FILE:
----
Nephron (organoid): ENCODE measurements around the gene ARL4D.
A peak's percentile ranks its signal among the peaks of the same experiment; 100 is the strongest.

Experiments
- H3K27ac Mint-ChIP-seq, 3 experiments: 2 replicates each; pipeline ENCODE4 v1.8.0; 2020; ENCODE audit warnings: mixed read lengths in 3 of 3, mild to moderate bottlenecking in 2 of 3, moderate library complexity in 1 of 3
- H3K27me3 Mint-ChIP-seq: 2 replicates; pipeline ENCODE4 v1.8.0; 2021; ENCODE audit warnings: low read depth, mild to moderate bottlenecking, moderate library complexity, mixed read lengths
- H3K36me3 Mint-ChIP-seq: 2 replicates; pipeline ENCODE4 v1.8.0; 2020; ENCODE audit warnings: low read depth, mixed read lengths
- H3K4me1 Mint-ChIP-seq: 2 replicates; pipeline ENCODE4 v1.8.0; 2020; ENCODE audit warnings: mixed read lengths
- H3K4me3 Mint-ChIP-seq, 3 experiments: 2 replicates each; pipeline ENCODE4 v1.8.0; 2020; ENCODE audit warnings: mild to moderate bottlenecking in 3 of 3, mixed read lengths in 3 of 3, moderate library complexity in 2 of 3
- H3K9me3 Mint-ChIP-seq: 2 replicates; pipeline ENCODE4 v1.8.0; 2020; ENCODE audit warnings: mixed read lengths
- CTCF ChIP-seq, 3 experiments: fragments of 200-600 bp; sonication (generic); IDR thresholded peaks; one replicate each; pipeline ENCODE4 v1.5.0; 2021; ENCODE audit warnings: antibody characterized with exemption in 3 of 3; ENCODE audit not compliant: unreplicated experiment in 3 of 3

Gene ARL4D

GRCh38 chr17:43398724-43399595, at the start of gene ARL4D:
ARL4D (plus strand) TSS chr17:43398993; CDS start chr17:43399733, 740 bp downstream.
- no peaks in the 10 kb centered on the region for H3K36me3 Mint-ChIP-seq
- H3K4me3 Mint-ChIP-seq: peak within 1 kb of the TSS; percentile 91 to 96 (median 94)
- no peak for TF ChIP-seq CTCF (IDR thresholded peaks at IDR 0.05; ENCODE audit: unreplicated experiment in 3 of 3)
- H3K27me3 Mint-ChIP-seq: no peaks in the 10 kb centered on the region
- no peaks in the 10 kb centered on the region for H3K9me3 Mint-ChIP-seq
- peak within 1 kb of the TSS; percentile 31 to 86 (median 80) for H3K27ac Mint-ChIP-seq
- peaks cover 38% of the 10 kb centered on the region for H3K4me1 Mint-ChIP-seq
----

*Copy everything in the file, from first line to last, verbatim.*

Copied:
Nephron (organoid): ENCODE measurements around the gene ARL4D.
A peak's percentile ranks its signal among the peaks of the same experiment; 100 is the strongest.

Experiments
- H3K27ac Mint-ChIP-seq, 3 experiments: 2 replicates each; pipeline ENCODE4 v1.8.0; 2020; ENCODE audit warnings: mixed read lengths in 3 of 3, mild to moderate bottlenecking in 2 of 3, moderate library complexity in 1 of 3
- H3K27me3 Mint-ChIP-seq: 2 replicates; pipeline ENCODE4 v1.8.0; 2021; ENCODE audit warnings: low read depth, mild to moderate bottlenecking, moderate library complexity, mixed read lengths
- H3K36me3 Mint-ChIP-seq: 2 replicates; pipeline ENCODE4 v1.8.0; 2020; ENCODE audit warnings: low read depth, mixed read lengths
- H3K4me1 Mint-ChIP-seq: 2 replicates; pipeline ENCODE4 v1.8.0; 2020; ENCODE audit warnings: mixed read lengths
- H3K4me3 Mint-ChIP-seq, 3 experiments: 2 replicates each; pipeline ENCODE4 v1.8.0; 2020; ENCODE audit warnings: mild to moderate bottlenecking in 3 of 3, mixed read lengths in 3 of 3, moderate library complexity in 2 of 3
- H3K9me3 Mint-ChIP-seq: 2 replicates; pipeline ENCODE4 v1.8.0; 2020; ENCODE audit warnings: mixed read lengths
- CTCF ChIP-seq, 3 experiments: fragments of 200-600 bp; sonication (generic); IDR thresholded peaks; one replicate each; pipeline ENCODE4 v1.5.0; 2021; ENCODE audit warnings: antibody characterized with exemption in 3 of 3; ENCODE audit not compliant: unreplicated experiment in 3 of 3

Gene ARL4D

GRCh38 chr17:43398724-43399595, at the start of gene ARL4D:
ARL4D (plus strand) TSS chr17:43398993; CDS start chr17:43399733, 740 bp downstream.
- no peaks in the 10 kb centered on the region for H3K36me3 Mint-ChIP-seq
- H3K4me3 Mint-ChIP-seq: peak within 1 kb of the TSS; percentile 91 to 96 (median 94)
- no peak for TF ChIP-seq CTCF (IDR thresholded peaks at IDR 0.05; ENCODE audit: unreplicated experiment in 3 of 3)
- H3K27me3 Mint-ChIP-seq: no peaks in the 10 kb centered on the region
- no peaks in the 10 kb centered on the region for H3K9me3 Mint-ChIP-seq
- peak within 1 kb of the TSS; percentile 31 to 86 (median 80) for H3K27ac Mint-ChIP-seq
- peaks cover 38% of the 10 kb centered on the region for H3K4me1 Mint-ChIP-seq